Diane Haynes Smith chats to former Dinosaur Designs co-founder, sustainability advocate and design lover, Liane Rossler.
The most exciting revelation in interior design at the moment is the gaining momentum of sustainable practices. Both designers and consumers are becoming more aware of the consequences of purchasing a mass produced cheap thrill. There is a renewed appreciation for the beauty of handmade objects and their skilled makers. We’re seeing truly innovative recycling projects everywhere, from our neighbours’ DIY to the latest online homewares store. It’s trendy to ‘upcycle’. It’s even trendier to do so whilst retaining good design and style.
With a vast array of projects on the go, Liane Rossler is succeeding at promoting local artisans, contributing to the recycling movement and sharing her knowledge as an advisor to the design industry. A creative pioneer based in Sydney, Liane has a reputation in the industry for her kind and generous spirit which is so apparent in her projects. I was lucky enough to interview Liane to find out what she is up to and to share her thoughts on the future of design.
The broad range of projects you are involved in is nothing short of inspiring. What are you working on at the moment?
I’ve been curating ‘Here and Now’ at Carriageworks for 2013 as part of their artistic program. It includes commissioned works by artists and designers for three projects: Useful, Totes and Lucky.
I’m working with Sarah K on our Supercyclers project, making some Plastic Fantastic pieces for an exhibition in Italy. I’m doing an architecture workshop with my husband Sam for SCAF and their Fugitive Structures exhibition. Then there’s a design advisory day in October with Sydney Living Museums and The Garage Sale Trail (happening 26 October).
I work with a number of organisations and am onThe City of Sydney Retail Advisory Board, Creative Services Advisory at Sydney Living Museums, Editorial Advisory Board at ARTAND Australia, and Advisory Board at &Company. I’m an ambassador for 1 Million Women, for The Garage Sale Trail and am a member of The Voiceless Council. I’m also working on a variety of creative advisory, retail advisory, business and educational projects, as well as other independent design projects.
Your projects are diverse, but all share the common goal of taking action for a better future through creativity, considered living and good design. What are your hopes for the future of design and creative innovation in our society?
I’m excited by all the possibilities that design and creative innovation bring to society, and love discovering new ways of thinking that can make life better for others. I hope that people continue to create innovative and thoughtful ways to address the challenges that we face, and that the new wave of good things overcomes some of the not so good things.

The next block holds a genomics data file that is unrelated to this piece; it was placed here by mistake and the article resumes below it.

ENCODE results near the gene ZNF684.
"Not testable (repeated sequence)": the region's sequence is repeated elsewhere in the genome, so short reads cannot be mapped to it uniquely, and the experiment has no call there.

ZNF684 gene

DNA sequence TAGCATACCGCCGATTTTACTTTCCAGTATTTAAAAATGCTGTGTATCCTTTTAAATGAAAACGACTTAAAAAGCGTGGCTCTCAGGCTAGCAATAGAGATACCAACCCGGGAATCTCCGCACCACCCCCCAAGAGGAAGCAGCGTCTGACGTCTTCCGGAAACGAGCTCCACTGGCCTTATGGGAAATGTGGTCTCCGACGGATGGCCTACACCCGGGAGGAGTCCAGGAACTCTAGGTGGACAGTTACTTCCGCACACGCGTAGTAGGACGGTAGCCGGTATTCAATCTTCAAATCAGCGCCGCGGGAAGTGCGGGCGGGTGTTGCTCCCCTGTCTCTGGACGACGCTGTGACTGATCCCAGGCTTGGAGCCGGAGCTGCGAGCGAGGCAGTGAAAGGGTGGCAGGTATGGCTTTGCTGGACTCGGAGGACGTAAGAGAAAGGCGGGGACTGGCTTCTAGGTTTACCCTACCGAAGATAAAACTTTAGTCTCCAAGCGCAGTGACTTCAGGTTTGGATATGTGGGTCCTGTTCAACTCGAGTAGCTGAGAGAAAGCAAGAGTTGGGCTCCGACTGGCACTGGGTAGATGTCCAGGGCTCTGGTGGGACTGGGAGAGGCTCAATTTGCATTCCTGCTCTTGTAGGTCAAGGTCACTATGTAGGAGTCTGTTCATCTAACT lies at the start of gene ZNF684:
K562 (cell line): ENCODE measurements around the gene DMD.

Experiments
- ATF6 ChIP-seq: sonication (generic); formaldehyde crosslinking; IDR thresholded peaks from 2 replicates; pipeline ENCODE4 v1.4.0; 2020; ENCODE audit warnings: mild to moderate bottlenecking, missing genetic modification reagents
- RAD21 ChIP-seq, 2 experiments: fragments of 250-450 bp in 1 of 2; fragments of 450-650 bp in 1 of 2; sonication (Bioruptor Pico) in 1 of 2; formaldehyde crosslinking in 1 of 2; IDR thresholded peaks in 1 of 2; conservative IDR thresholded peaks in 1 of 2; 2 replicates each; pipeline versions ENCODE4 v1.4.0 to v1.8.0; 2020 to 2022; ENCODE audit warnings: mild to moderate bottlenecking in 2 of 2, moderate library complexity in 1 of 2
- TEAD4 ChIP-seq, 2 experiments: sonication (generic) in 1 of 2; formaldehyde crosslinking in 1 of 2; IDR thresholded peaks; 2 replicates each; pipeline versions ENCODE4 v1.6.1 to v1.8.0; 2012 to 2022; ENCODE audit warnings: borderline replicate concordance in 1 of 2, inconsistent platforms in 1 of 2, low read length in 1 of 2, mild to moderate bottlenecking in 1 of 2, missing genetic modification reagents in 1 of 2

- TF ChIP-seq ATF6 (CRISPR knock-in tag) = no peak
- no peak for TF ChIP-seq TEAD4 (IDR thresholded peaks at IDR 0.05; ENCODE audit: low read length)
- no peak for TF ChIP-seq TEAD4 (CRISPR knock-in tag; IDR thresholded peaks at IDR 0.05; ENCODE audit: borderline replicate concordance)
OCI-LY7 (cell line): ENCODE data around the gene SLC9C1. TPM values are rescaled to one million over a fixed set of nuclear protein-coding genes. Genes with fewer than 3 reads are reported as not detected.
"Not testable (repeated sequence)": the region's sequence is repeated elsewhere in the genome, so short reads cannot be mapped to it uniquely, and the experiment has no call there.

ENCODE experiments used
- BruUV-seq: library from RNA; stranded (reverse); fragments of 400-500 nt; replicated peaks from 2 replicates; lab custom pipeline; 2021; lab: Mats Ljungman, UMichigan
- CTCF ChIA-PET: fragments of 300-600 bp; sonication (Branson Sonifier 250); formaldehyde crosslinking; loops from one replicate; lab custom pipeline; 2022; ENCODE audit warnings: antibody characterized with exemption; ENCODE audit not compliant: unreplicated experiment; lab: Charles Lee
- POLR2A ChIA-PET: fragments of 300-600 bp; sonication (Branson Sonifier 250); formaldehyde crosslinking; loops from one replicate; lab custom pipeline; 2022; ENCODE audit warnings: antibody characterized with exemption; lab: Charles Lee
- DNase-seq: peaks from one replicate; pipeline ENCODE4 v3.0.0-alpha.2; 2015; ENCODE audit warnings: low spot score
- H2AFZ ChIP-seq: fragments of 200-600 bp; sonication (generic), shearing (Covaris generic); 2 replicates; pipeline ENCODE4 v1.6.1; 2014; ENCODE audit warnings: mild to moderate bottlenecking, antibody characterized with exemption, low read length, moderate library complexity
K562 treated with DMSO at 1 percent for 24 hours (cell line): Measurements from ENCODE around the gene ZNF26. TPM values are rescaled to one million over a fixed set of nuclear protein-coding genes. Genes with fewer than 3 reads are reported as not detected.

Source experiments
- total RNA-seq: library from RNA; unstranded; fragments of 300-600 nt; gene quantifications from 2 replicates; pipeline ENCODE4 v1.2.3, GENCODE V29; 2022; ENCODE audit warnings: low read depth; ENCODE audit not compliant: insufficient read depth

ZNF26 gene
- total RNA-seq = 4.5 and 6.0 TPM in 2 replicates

What is your advice for lovers of all things design and interiors? How can we consume responsibly?
We all love to surround ourselves with beautiful things, so I think it is important that when we buy we think about how something was made, what it’s made from, who made it, where did it come from, how long it will last, and where will it go. There should be beauty in how something is made as well as what it looks like
I am a big believer in supporting local artisans and utilising honest, sustainable materials. I’d love to know who your favourite local artisans are and what materials are inspiring you at the moment?
I agree! I love materials innovation and I’m besotted by fungi and all the great things it can do. Other natural materials like algae hold huge potential. Wood and stone are always beautiful. I love seeing natural materials developed and used in unexpected ways.Sunlight is a pretty inspiring material and I love seeing all the developing technologies in solar power.
Local artisans like Dale Hardiman and Henry Wilson do consistently thoughtful and interesting work with sustainable materials, and artist Sarah Goffman does transformative work with everyday materials. I love the Tjanpi weavers, who create magic from local materials.
In 2014 I’m looking forward to more time to develop the design projects I’ve been working on, as well as more Supercyclers projects and a new Happy Talk project. I love working on all the advisory projects and look forward to seeing them continue to develop.
Diane Haynes Smith is an interior designer and a blogger at design + nourish.
Jen is currently on honeymoon in Tokyo, Venice and the UK, and has opened up the blog to a series of fabulous guest posters to share their interiors-related expertise in her absence. She hopes you’ll enjoy them and look out for the odd honeymoon post from overseas! The new Mrs Francis (who will still be known as Bishop for work purposes) will be back at her desk on 11 November.